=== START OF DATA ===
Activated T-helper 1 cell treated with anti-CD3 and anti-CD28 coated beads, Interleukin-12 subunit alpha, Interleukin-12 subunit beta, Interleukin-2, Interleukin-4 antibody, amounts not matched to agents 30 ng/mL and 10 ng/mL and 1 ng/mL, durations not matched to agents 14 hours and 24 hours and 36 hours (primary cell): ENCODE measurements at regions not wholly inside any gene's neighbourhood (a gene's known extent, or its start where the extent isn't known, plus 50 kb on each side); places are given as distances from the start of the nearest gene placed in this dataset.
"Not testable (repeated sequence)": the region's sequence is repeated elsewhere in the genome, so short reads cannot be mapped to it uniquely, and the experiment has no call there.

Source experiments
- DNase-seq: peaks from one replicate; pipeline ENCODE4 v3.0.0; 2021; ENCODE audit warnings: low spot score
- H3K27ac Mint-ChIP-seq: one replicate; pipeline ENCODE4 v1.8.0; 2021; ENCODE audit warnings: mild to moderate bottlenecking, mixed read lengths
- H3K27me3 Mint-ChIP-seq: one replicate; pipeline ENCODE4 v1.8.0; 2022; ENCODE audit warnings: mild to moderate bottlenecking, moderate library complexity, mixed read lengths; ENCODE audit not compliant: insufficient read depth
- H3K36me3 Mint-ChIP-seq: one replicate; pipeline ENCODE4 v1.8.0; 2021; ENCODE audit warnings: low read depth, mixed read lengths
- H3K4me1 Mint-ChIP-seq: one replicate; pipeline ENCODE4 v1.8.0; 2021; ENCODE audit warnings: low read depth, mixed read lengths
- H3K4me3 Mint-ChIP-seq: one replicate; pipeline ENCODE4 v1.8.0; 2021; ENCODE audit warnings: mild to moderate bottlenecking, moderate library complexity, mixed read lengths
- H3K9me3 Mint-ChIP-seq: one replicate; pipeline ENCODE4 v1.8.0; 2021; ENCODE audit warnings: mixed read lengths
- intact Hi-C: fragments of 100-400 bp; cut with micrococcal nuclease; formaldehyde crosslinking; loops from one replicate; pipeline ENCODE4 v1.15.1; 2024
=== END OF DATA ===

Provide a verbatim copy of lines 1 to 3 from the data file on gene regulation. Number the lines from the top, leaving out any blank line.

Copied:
Activated T-helper 1 cell treated with anti-CD3 and anti-CD28 coated beads, Interleukin-12 subunit alpha, Interleukin-12 subunit beta, Interleukin-2, Interleukin-4 antibody, amounts not matched to agents 30 ng/mL and 10 ng/mL and 1 ng/mL, durations not matched to agents 14 hours and 24 hours and 36 hours (primary cell): ENCODE measurements at regions not wholly inside any gene's neighbourhood (a gene's known extent, or its start where the extent isn't known, plus 50 kb on each side); places are given as distances from the start of the nearest gene placed in this dataset.
"Not testable (repeated sequence)": the region's sequence is repeated elsewhere in the genome, so short reads cannot be mapped to it uniquely, and the experiment has no call there.

Source experiments